Red and Blue Berries and Vegetables

May Prevent Hypertension

Lisa Nainggolan | 19th January 2011 | Norwich, UK

Red and Blue Berries and Vegetables May Prevent Hypertension

Lisa Nainggolan | 19th January 2011 | Norwich, UK

Fruits and vegetables that are rich in anthocyanins–such as blueberries, strawberries, and blood oranges–may help prevent the development of hypertension, new research suggests [1].

Dr Aedín Cassidy (University of East Anglia, Norwich, UK) and colleagues analyzed data from the US Nurses’ Health Studies (NHS I and II) and the Health Professionals Follow-up Study (HPFS), the first large study to investigate the effect of different flavonoids on the development of hypertension. They report their findings online November 24, 2010 in the American Journal of Clinical Nutrition.

“There are thousands of these flavonoid compounds and six subclasses of particular interest to human health,” Cassidy explained to heartwire, adding thatflavonoids present in tea, fruit juice, red wine, and dark chocolate are already known to reduce the risk of cardiovascular disease.

She and her colleagues found that blood pressure was reduced by 8% in those with the highest intake of anthocyanins–one of these six subclasses –compared with those with the lowest intake. Blueberries are a rich source of anthocyanins, and consumption of this food was associated with a 10% reduction in blood pressure, but “there isn’t anything special about blueberries,” she says; they just happen to play a large part in the American diet. “If people had eaten other foods with red or blue pigments that contain anthocyanins, such as black currants, raspberries, or aubergines [eggplants], we would have seen the same effects.

“In terms of guidance to patients, I think this can help us give a little bit more targeted advice. Rather than just telling them to eat more fruit and vegetables–which they are tired of hearing–we can try to refine messages about which dietary components are beneficial in terms of cardioprotective effects,” she says. She cautions, however, that these findings come from an observational study and so will require confirmation in interventional trials.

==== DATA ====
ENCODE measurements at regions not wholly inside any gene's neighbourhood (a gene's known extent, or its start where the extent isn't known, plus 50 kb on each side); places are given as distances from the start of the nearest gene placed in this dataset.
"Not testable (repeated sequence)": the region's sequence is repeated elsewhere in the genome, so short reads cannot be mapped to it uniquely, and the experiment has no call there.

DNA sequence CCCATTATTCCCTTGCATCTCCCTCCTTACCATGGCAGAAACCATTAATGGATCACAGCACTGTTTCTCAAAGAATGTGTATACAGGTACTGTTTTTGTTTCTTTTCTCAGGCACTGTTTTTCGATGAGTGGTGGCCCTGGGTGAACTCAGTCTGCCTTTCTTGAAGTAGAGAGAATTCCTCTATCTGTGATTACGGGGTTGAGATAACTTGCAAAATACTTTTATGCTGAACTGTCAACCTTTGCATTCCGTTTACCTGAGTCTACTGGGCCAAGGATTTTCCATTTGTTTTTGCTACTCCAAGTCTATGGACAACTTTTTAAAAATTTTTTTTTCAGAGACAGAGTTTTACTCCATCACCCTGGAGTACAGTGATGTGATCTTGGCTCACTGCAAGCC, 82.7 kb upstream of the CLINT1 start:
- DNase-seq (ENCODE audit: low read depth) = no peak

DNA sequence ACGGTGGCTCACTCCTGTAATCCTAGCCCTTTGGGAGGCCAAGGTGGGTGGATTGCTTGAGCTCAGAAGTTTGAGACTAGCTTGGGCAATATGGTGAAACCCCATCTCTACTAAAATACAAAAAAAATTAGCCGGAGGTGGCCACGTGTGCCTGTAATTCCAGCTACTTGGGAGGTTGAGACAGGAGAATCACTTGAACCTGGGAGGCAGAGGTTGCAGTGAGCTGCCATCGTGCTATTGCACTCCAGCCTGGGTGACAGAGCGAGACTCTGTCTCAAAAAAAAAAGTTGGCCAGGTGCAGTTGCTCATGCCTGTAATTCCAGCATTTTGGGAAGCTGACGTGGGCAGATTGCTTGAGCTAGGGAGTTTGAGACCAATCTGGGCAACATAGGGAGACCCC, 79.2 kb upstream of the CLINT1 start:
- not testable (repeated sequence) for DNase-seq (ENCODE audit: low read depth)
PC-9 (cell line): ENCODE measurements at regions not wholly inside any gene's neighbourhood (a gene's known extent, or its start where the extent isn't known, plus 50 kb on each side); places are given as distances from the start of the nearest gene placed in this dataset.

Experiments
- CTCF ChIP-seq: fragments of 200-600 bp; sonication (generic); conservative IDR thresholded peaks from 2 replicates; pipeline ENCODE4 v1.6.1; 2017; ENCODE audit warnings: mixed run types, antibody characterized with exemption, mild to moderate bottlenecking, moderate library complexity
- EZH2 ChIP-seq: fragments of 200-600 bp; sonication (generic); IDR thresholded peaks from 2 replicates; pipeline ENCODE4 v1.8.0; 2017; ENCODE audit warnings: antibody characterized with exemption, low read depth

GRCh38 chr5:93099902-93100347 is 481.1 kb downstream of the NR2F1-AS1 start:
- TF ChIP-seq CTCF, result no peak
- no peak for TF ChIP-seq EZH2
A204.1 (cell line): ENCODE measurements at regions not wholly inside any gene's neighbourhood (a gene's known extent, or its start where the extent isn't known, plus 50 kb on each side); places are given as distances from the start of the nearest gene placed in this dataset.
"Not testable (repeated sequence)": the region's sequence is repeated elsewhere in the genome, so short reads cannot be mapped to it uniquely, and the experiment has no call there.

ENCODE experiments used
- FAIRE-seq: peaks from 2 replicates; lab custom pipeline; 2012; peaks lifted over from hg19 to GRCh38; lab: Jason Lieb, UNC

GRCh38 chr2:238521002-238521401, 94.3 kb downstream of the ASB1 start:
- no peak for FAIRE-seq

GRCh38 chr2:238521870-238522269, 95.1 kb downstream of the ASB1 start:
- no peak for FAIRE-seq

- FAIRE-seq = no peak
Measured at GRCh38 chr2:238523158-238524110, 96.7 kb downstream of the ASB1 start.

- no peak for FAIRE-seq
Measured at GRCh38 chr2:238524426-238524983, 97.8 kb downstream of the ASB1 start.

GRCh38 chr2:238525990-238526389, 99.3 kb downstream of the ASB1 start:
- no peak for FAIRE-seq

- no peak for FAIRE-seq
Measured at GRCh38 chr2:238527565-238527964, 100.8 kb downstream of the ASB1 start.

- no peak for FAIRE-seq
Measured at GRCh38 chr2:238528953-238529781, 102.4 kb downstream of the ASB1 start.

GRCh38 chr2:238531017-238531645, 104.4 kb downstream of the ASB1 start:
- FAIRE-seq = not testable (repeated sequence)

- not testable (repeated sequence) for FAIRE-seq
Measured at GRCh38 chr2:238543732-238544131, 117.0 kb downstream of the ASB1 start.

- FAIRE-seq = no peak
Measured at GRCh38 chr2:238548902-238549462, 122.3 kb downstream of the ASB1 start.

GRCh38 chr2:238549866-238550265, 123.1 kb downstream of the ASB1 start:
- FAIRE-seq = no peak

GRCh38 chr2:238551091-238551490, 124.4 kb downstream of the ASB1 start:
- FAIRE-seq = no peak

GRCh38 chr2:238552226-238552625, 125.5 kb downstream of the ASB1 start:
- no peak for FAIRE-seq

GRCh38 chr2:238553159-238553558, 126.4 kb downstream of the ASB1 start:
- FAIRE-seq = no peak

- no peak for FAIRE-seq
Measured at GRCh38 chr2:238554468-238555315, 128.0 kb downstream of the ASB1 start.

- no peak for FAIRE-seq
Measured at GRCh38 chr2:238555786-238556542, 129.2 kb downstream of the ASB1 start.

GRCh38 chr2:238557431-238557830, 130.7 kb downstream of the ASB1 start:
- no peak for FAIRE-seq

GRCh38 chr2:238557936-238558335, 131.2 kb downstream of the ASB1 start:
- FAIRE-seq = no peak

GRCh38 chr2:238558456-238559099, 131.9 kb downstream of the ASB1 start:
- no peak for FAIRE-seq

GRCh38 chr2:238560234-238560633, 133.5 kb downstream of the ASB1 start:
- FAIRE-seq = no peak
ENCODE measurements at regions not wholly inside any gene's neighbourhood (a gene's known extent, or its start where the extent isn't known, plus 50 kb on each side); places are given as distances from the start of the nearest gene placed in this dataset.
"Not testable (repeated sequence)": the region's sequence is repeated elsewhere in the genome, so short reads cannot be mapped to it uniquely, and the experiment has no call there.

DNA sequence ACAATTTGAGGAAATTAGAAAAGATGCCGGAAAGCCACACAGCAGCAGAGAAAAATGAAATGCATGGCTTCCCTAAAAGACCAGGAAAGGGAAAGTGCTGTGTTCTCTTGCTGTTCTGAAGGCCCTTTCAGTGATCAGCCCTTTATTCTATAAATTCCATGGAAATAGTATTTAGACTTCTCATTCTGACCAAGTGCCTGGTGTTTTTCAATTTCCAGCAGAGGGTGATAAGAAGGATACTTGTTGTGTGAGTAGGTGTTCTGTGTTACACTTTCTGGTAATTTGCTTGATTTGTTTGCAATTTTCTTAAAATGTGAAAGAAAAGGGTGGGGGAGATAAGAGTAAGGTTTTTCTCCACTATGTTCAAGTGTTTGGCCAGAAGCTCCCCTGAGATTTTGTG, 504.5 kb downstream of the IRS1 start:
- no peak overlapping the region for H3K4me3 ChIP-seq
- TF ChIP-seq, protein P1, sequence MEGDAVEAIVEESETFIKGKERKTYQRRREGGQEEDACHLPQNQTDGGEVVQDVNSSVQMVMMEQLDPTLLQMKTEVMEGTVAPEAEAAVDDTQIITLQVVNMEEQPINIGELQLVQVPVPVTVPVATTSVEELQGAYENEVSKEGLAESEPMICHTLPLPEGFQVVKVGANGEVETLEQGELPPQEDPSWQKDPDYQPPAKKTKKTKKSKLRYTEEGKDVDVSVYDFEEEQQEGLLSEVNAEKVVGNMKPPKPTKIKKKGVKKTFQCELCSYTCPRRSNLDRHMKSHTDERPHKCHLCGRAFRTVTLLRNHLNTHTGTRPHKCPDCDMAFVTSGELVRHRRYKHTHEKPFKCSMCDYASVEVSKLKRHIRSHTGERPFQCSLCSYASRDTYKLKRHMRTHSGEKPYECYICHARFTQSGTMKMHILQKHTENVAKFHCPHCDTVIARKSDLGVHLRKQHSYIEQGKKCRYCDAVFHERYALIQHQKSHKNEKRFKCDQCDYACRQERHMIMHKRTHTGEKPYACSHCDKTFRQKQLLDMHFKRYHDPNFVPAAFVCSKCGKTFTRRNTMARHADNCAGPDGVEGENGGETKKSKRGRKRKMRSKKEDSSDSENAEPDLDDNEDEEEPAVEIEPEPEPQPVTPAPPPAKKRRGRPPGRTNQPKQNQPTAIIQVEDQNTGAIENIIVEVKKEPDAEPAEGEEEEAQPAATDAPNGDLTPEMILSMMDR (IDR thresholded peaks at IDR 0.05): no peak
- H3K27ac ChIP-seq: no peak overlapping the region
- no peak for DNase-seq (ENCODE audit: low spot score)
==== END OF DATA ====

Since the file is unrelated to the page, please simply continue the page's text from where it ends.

Benefits of Anthocyanins Greatest in Those Under 60

Cassidy and colleagues had 14 years of follow-up data on almost 134 000 women from the NHS I and II and 23 000 men from the HPFS, which allowed them “to capture habitual intake,” she notes. The subjects, who did not have hypertension at baseline, were asked to complete health questionnaires every two years, and their dietary intake was assessed every four years through a food frequency questionnaire.

“We looked at the cumulative averages of intake of various different flavonoids to give us a reasonable estimate of consumption, which was then related to the incidence of newly diagnosed hypertension during the 14-year period,” Cassidy explained.

There were 29 018 cases of hypertension in women and 5629 cases among men. In pooled multivariateadjusted analyses, participants in the highest quintile of anthocyanin intake–around one serving per week, in this case predominantly from blueberries and strawberries–had an 8% relative reduction in risk (RR 0.92; p<0.03) of hypertension compared with those in the lowest quintile of intake.

The effects of anthocyanin intake appeared to be greatest in those under the age of 60, says Cassidy, with a 12% relative reduction in risk of hypertension in the highest vs lowest quintile for intake in this age group (RR 0.88; p<0.001). “We think the greater effect in younger people is because diet is a preventive thing,” she says, adding that “cumulative damage over many years might exceed the capacity for flavonoids to have beneficial effects in older people.

“Our findings are exciting and suggest that an achievable dietary intake of anthocyanins may contribute to the prevention of hypertension,” she notes, adding that the antihypertensive bioactivity of compounds such as anthocyanins could be related to vasodilatory processes. The next stage of the research will be to conduct randomized controlled trials with different dietary sources of anthocyanins to define the optimal dose and sources for hypertension prevention, enabling the development of targeted public-health recommendations on how to reduce blood pressure, she concludes.

Cassidy has received funding from Unilever Research and GlaxoSmithKline to conduct trials and experimental (in vitro) studies on flavonoid-rich foods. Disclosures for the coauthors are listed in the paper.